Finding the Deal

Finding good apartment building deals is all about building a network. You can go on LoopNet, but don’t expect to find deals to purchase. Use LoopNet to find agents that are selling in your trading area. The stuff that lingers online are deals they can’t sell. The good deals don’t even make it to the mass market (they get sold to people in the agent’s network).

You need to get into each agent’s network and have them take you seriously enough to give you the first pass at new deals. You can also network with local owners and see if you can find someone who is willing to sell. An off-the-wall idea is to call “for rent” ads for apartments and ask if they would consider selling. The reason this may work (it has in the past for us) is that the property is not performing as it could because of the vacancy causing some urgency with the owner.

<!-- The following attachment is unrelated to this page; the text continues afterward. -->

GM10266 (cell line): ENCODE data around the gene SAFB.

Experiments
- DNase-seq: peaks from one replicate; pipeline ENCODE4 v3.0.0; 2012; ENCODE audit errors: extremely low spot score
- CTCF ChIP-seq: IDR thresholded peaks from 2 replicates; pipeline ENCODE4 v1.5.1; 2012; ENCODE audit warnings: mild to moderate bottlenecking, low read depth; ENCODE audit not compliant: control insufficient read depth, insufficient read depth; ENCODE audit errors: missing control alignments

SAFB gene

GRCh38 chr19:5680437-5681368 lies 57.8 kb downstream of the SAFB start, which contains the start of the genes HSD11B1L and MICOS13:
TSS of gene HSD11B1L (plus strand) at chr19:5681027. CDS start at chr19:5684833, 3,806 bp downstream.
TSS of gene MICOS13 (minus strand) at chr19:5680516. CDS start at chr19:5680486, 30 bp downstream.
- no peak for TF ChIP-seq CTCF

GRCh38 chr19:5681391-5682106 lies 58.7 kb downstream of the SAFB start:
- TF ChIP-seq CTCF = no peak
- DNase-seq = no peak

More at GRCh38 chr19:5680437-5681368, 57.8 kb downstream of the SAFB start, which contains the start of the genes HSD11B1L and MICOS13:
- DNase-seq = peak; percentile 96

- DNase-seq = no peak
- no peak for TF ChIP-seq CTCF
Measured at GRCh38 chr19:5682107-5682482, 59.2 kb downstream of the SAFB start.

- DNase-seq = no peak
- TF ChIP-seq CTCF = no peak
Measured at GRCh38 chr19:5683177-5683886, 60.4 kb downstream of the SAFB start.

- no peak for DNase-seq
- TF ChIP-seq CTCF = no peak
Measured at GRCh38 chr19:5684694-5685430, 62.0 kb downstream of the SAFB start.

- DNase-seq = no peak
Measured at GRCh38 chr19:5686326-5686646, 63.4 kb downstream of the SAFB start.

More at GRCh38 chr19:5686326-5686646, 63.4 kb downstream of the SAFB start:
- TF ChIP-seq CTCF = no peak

Deal Structure

We use Limited Liability Partnerships (LLPs) for our deals. I don’t know if you can use this vehicle in all states, but you can in our trading areas of New Jersey and Pennsylvania. I used to use LLCs, but had a problem when I started approaching more sophisticated investors. Every bank I have dealt with has wanted to see a personal guarantee from everyone in an LLC that owns more than 20% of the company, regardless of what it says in your operating agreement. My high level investors had no interest in this and also didn’t want to get tied to liability claims if someone sued the LLC.